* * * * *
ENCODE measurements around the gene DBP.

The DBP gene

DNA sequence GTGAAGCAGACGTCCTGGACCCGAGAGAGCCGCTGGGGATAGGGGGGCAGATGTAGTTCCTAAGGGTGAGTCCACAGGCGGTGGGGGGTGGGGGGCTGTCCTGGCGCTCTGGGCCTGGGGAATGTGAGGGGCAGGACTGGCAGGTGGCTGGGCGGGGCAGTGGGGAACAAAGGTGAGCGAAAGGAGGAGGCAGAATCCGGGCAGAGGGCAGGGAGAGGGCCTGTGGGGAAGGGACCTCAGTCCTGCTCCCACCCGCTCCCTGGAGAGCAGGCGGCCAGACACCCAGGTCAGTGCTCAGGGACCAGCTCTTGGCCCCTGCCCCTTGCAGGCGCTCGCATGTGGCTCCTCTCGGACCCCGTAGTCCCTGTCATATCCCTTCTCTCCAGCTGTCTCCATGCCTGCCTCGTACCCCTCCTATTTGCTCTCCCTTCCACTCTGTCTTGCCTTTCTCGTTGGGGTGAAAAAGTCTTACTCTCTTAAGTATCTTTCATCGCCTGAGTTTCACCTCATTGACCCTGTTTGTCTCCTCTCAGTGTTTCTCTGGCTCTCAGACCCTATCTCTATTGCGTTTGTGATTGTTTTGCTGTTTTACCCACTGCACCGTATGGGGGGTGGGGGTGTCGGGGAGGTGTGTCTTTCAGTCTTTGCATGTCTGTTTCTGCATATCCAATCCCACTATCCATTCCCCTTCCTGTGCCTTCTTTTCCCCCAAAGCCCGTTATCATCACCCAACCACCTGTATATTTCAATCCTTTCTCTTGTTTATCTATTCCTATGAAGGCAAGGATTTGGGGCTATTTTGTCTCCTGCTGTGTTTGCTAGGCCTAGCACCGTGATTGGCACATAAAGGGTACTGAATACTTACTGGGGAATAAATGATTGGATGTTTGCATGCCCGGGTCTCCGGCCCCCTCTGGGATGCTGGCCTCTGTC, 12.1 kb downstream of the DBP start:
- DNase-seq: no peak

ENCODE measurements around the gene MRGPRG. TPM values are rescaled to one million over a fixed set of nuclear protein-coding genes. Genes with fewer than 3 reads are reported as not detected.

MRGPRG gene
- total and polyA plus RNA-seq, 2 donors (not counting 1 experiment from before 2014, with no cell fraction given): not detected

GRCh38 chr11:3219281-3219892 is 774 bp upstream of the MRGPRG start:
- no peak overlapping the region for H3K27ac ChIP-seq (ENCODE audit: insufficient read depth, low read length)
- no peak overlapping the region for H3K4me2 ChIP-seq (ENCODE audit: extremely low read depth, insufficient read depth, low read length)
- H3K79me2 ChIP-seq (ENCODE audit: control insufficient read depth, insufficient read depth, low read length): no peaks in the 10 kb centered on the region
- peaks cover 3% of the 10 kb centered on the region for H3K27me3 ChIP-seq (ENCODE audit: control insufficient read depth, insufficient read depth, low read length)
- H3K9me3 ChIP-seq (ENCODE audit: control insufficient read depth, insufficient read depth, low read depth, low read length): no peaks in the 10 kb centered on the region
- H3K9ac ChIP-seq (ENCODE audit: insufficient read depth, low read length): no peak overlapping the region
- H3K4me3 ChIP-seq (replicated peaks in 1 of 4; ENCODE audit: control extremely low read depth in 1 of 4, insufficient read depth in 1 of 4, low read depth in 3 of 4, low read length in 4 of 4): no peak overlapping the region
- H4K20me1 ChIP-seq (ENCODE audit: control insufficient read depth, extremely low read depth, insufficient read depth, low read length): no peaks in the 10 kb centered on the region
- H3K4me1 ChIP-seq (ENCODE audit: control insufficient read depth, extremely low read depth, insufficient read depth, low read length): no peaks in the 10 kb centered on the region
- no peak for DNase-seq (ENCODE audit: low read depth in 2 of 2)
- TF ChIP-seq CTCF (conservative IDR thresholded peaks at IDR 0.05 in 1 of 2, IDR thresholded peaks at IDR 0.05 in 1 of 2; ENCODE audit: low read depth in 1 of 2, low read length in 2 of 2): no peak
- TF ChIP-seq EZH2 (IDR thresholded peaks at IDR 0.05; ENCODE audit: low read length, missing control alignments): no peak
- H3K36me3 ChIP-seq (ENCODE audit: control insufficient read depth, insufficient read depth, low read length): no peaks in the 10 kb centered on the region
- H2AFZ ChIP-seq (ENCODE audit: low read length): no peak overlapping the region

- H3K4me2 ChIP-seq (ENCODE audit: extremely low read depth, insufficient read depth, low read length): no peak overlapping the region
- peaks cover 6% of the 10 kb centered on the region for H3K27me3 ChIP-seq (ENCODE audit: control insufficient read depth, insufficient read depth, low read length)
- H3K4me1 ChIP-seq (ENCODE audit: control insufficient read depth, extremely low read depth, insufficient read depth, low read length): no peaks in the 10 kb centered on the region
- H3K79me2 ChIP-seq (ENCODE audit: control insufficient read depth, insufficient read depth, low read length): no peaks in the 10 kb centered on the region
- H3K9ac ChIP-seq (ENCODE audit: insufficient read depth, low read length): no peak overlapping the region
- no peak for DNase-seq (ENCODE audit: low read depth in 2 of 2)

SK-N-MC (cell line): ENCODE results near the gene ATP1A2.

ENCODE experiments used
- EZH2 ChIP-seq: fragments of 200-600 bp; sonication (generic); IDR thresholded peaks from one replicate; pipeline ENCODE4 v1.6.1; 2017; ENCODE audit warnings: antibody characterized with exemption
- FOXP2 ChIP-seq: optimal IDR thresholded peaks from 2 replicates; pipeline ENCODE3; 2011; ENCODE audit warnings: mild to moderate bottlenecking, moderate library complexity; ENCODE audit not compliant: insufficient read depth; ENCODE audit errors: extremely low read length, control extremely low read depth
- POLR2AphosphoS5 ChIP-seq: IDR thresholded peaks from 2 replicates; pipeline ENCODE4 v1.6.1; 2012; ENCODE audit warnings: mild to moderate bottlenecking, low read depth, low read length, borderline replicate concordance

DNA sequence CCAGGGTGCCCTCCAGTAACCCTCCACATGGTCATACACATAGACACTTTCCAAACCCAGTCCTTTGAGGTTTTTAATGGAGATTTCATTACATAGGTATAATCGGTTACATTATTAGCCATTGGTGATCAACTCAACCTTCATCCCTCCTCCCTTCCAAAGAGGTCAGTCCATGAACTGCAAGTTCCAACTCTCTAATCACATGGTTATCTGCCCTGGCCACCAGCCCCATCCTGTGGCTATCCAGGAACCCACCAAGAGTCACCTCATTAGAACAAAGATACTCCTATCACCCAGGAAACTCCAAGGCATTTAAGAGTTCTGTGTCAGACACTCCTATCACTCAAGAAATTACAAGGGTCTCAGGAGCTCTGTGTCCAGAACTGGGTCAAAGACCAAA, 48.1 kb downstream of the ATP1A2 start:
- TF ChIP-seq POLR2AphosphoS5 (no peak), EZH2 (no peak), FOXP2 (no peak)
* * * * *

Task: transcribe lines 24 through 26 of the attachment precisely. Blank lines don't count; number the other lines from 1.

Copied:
- peaks cover 6% of the 10 kb centered on the region for H3K27me3 ChIP-seq (ENCODE audit: control insufficient read depth, insufficient read depth, low read length)
- H3K4me1 ChIP-seq (ENCODE audit: control insufficient read depth, extremely low read depth, insufficient read depth, low read length): no peaks in the 10 kb centered on the region
- H3K79me2 ChIP-seq (ENCODE audit: control insufficient read depth, insufficient read depth, low read length): no peaks in the 10 kb centered on the region